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Hot tips for peak fall travel

Fall is typically a slow travel season but certain destinations really heat up as the temperatures cool. If you would like to go leaf-peeping, travel home for the holidays, hit fall festivals, or find faraway locales with great autumn weather, you may find high prices and limited availability. If you want your fall travel to come in under budget, read our tips to autumn savings.

Fall foliage: New England

September and October are the peak months for fall foliage, and New England is one of the best spots to visit as temperatures drop from their humid highs and the trees explode with hues of red, orange, and gold. However, you’ll also find country inns with “no vacancy signs” and back roads backing up with camera-toting visitors. Though autumn is high season in the forested areas of Vermont, New Hampshire, Massachusetts, Maine, Connecticut, and Rhode Island, you need not spend a fortune to see New England dressed in its finest.

If you live in New England, you have the best option for saving money—do your leaf peeping as a day trip. The states are so small that you can easily drive into forested areas and back to the city in one day. If you’re coming from afar, you’re more likely to find accommodation deals and fewer minimum-night requirements if you plan your trip for midweek, generally Tuesday through Thursday. There will be fewer people on the roads then as well.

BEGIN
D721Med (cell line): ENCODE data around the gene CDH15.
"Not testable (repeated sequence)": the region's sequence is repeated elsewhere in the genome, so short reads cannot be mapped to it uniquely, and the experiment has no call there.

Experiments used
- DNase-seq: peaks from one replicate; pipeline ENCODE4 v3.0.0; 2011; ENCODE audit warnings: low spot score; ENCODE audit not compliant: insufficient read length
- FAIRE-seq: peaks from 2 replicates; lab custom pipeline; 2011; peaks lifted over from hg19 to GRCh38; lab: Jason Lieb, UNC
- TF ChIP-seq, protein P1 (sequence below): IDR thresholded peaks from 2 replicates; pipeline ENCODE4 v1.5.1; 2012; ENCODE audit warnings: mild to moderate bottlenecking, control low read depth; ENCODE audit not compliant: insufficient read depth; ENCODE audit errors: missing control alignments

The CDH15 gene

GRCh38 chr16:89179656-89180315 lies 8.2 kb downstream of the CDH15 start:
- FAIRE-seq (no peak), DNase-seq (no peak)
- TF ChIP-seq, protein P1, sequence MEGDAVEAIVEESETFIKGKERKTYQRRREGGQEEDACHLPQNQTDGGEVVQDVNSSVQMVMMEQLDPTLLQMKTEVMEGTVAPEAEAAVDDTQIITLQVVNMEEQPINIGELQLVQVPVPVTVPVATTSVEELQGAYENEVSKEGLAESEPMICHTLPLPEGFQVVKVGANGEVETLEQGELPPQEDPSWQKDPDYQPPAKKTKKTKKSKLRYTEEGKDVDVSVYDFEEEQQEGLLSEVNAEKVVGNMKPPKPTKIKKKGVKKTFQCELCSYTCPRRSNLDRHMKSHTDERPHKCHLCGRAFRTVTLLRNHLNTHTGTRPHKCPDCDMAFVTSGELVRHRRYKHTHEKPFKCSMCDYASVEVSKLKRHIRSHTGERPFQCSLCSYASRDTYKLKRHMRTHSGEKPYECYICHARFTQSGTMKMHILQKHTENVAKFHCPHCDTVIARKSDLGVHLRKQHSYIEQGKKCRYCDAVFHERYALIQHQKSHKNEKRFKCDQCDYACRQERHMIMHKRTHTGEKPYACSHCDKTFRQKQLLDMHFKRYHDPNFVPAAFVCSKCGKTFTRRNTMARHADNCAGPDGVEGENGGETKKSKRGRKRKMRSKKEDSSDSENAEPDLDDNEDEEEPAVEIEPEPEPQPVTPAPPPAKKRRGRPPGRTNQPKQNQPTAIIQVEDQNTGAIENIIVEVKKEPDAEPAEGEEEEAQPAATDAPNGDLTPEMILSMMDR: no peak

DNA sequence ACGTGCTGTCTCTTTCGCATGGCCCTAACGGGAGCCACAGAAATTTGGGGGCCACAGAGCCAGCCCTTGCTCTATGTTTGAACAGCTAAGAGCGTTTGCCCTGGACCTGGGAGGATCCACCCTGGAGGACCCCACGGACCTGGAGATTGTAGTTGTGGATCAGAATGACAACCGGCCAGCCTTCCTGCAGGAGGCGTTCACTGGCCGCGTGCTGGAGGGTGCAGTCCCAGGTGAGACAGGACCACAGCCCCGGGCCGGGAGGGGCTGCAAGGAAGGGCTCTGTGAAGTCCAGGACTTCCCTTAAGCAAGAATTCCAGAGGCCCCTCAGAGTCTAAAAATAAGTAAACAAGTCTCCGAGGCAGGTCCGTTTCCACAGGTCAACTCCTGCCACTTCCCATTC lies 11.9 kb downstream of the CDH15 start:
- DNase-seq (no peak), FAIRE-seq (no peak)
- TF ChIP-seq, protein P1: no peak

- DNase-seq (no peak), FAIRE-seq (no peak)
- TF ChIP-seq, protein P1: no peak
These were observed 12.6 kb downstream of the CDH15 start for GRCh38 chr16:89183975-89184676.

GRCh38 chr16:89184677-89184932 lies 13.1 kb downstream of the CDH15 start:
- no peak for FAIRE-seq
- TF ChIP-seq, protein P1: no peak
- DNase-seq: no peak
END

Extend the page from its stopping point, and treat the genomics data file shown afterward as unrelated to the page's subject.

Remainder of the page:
Jason Aldous of the Vermont Department of Tourism & Marketing tells us that if you’re flexible about location and do your research, you can always find somewhere to stay, even on busy weekends. He recommends choosing a region, then looking for deals, rather than setting your heart on staying in a specific property in a certain town. “You’re less likely to find deals in better-known towns,” he told us, and no matter where you stay in Vermont, you can drive to any other place in the state within a day. You can find New England autumn packages at,, and the Visit New Hampshire website, or check the tourism website of the state you plan to visit.

As foliage viewing is often a driving activity, be sure to check for the latest car rental deals if you’re not bringing your own vehicle. Should you need to fly to New England, smaller airports in Providence; Manchester, NH; Portland, ME; and Hartford, CT, are served by low-cost airlines such as Southwest Airlines, while JetBlue and Independence Air fly directly into Boston. Check’s current air deals and last-minute specials for discounted airfare. And as always, gazing out at autumn’s foliage fireworks costs absolutely nothing.